Issue 31: 2016

Insights

Vacation Homes and Tax Planning

A second residence can generate tax benefits — if you plan ahead

Photograph by Andy Ryan

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It’s the summer, and many families will soon be creating treasured memories together at vacation homes. Whether you own a vacation home and rent it out, are looking to purchase or sell a property, or perhaps upgrade to a larger home, here are a few tax rules to consider.  

Mortgage interest deduction

In order to deduct interest, a mortgage loan must be secured by a qualified residence, which could include a vacation home if used up to 14 days per year or 10% of the time it was rented — whichever is greater. For tax purposes, the maximum amount that can be treated as acquisition indebtedness is $1,000,000 or $500,000 if married and filing separately. If the vacation residence is used as security for a mortgage loan but the proceeds of the loan are used for investment purposes, then the interest may be deductible as investment interest without regard for a cap.  

Rental

If you have a vacation home that you use but sometimes rent out, income and expenses related to the rental are treated in the following ways:

1. If you rent your vacation home on a short-term basis — fewer than 15 days — you do not have to pay federal income tax on the rental income. On the other hand, you generally cannot deduct rental related expenses.

If You Seldom Use Your
Vacation Home, It May Not Even Be Considered A Residence For Tax Purposes.

2. If you rent your vacation home for 15 days or more, you are not eligible for this exclusion. All rental income must be reported, but could be offset by certain rental-related expenses. Other expenses, such as mortgage interest and real estate taxes, need to be apportioned to the rental use of the residence and then deducted. Yet, other expenses may be deductible only to the extent of rental income. In some circumstances the excess can be carried forward to succeeding tax years.

If you seldom use your vacation home, it may not even be considered a residence for tax purposes. In that case, expenses in excess of rental income could result in a tax loss that may offset other income, subject to complicated passive activity rules.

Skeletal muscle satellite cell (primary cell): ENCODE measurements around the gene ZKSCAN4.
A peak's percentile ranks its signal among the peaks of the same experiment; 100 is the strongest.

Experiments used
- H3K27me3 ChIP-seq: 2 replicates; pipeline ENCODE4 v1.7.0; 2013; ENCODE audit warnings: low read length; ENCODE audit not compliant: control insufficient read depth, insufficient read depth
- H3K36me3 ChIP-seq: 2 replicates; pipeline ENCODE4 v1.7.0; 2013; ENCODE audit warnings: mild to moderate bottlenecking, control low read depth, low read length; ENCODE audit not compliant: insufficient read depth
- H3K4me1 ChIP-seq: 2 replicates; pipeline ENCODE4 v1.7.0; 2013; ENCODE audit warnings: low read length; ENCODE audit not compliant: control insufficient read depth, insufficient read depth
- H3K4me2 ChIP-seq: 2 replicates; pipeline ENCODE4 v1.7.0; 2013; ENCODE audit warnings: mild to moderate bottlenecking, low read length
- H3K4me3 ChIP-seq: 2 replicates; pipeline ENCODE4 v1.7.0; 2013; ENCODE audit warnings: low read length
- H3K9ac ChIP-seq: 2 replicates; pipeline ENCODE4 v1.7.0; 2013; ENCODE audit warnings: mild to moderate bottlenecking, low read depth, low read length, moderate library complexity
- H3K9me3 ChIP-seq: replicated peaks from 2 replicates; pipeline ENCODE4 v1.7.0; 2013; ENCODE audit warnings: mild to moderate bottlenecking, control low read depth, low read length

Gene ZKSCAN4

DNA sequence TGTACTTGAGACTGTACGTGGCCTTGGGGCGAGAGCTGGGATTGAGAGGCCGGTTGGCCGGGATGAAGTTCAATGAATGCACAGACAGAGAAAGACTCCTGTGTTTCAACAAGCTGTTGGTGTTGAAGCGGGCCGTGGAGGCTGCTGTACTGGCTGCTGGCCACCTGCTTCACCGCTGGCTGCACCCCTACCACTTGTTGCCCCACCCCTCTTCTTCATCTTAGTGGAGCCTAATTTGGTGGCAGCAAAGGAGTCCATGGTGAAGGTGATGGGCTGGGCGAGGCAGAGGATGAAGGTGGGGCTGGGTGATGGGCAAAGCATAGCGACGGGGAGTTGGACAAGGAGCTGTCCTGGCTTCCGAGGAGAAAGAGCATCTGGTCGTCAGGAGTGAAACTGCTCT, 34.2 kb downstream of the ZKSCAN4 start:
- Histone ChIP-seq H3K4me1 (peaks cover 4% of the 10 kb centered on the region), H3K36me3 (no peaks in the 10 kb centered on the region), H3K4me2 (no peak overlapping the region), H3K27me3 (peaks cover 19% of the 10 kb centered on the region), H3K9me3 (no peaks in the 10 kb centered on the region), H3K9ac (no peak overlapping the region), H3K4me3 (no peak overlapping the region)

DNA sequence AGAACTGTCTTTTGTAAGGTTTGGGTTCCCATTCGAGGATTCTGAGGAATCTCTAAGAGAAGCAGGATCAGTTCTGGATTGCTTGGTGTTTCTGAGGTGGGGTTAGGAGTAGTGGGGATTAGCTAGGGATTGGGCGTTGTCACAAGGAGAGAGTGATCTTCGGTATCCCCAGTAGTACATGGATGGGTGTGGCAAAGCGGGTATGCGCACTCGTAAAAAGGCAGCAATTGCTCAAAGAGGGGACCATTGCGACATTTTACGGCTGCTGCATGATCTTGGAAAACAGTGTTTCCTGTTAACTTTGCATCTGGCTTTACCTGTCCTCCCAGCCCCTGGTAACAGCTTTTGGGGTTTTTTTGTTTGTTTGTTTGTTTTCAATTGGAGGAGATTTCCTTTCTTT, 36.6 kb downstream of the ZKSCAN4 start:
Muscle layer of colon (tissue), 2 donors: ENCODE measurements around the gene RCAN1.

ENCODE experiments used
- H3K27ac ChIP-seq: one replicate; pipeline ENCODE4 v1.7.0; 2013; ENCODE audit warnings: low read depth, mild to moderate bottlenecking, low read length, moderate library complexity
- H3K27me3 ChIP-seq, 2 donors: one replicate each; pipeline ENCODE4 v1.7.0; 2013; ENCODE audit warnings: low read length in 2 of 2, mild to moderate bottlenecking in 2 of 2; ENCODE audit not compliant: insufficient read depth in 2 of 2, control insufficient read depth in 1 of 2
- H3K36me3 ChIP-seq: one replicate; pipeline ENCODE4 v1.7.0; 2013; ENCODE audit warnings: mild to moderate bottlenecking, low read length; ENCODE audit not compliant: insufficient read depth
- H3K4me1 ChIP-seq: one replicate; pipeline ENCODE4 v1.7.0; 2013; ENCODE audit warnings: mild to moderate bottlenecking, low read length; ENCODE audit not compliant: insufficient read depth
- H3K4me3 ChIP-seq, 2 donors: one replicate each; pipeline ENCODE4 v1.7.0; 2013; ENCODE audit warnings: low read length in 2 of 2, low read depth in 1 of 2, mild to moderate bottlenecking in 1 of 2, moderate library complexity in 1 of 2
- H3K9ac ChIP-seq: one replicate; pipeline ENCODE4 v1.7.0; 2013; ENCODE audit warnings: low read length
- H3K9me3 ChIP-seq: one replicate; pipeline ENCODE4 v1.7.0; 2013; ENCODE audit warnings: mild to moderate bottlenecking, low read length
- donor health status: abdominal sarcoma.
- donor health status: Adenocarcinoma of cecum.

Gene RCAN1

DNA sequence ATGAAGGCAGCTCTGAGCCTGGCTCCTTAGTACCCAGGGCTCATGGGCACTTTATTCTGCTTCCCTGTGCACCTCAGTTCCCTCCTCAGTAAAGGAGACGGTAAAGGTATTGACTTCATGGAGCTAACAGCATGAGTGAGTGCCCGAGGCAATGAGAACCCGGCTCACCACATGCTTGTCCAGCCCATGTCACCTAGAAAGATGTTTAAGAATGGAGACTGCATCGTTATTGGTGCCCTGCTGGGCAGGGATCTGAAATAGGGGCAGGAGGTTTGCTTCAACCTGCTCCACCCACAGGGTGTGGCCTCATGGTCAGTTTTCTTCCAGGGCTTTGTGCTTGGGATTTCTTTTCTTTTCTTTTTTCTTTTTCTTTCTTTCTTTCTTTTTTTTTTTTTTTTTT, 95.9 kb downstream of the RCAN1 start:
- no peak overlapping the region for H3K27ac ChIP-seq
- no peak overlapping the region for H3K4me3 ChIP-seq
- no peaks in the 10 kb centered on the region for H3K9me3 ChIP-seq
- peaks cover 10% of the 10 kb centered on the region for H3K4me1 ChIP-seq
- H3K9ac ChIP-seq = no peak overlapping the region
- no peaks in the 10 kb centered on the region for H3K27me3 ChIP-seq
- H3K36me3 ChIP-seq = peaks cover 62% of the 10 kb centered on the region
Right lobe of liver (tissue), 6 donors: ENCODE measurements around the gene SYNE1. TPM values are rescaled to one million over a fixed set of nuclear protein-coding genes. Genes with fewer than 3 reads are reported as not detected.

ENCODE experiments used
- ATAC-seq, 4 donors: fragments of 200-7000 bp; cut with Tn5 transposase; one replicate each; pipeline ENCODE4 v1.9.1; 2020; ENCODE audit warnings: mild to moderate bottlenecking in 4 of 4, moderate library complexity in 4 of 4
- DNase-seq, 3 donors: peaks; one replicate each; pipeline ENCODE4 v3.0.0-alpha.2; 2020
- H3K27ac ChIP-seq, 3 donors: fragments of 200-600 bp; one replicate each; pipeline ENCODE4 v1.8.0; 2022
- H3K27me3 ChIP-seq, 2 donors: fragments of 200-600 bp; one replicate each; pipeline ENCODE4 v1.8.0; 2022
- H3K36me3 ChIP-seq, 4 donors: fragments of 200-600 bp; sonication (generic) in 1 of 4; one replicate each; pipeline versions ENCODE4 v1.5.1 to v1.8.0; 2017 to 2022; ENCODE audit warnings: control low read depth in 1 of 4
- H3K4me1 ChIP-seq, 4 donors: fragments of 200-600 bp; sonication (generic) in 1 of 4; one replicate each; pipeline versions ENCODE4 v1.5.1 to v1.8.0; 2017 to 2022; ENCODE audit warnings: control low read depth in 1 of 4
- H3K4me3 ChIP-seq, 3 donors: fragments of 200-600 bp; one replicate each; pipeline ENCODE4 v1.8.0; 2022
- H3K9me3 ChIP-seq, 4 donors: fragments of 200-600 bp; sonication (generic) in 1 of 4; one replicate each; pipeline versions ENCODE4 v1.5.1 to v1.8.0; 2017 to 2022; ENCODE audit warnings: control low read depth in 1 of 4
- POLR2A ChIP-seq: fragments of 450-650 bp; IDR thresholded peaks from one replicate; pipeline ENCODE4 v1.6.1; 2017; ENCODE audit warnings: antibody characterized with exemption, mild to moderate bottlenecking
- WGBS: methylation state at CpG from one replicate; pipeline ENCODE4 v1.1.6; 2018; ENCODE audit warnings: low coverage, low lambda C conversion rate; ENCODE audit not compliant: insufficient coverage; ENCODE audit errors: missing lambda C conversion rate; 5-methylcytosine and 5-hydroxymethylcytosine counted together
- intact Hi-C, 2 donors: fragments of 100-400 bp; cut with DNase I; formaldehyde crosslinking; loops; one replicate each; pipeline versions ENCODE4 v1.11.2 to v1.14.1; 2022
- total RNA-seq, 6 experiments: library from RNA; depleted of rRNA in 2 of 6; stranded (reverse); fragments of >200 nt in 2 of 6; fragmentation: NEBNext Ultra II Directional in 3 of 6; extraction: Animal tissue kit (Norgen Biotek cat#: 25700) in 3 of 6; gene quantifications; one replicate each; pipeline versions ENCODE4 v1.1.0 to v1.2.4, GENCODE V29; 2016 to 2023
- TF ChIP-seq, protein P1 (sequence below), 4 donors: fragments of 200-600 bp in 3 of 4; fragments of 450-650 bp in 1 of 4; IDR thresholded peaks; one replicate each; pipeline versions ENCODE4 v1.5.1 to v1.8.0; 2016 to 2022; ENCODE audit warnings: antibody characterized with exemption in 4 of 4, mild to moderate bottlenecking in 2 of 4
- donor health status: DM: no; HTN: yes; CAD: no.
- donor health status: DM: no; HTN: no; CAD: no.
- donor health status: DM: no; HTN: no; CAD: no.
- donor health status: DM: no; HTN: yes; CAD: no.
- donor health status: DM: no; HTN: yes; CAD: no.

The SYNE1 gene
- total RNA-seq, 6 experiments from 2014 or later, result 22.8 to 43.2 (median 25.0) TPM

Selling a vacation home

When it comes time to sell your vacation home, taxes may be mitigated if you can convert your home to a principal residence or its sale is part of a like-kind exchange (selling one vacation property and acquiring another).


Shutterworx/Getty Images

 

Taxpayers can exclude up to $500,000 ($250,000 for a single taxpayer) of gain from the sale of a home but only if the home is your “principal residence” and other conditions are met.  A special tax rule is aimed at preventing a residence that was formerly a vacation home or rental property from being converted to a principal residence and fully qualifying for the exclusion (however, a partial exclusion may apply).  On the other hand, if you stopped using your residence as a principal residence and it has now become a rental property or vacation home, it could still qualify for the full exclusion, provided other conditions are met.

A like-kind exchange of a vacation home could result in no current tax but is not easily achieved with a vacation home. If the vacation home is used solely for personal use, then it would not qualify for tax deferral. If it is used solely as a rental property, it could qualify. In the case of mixed use, it can be difficult to determine whether it could qualify for like-kind. In that event, the IRS has provided a so-called Safe Harbor rule to assist taxpayers.

Contact your U.S. Trust advisor for more information and your tax advisor to determine whether, and to what extent, you qualify for these benefits.

IMPORTANT INFORMATION

Any information presented about tax considerations affecting client financial transactions or arrangements is not intended as tax advice and should not be relied upon for the purpose of avoiding any tax penalties. Neither U.S. Trust and its representatives nor its advisors provide tax, accounting or legal advice. Clients should review any planned financial transactions or arrangements that may have tax, accounting or legal implications with their personal professional advisors.

Always consult with your independent attorney, tax advisor, investment manager and insurance agent for final recommendations and before changing or implementing any financial, tax or estate planning strategy.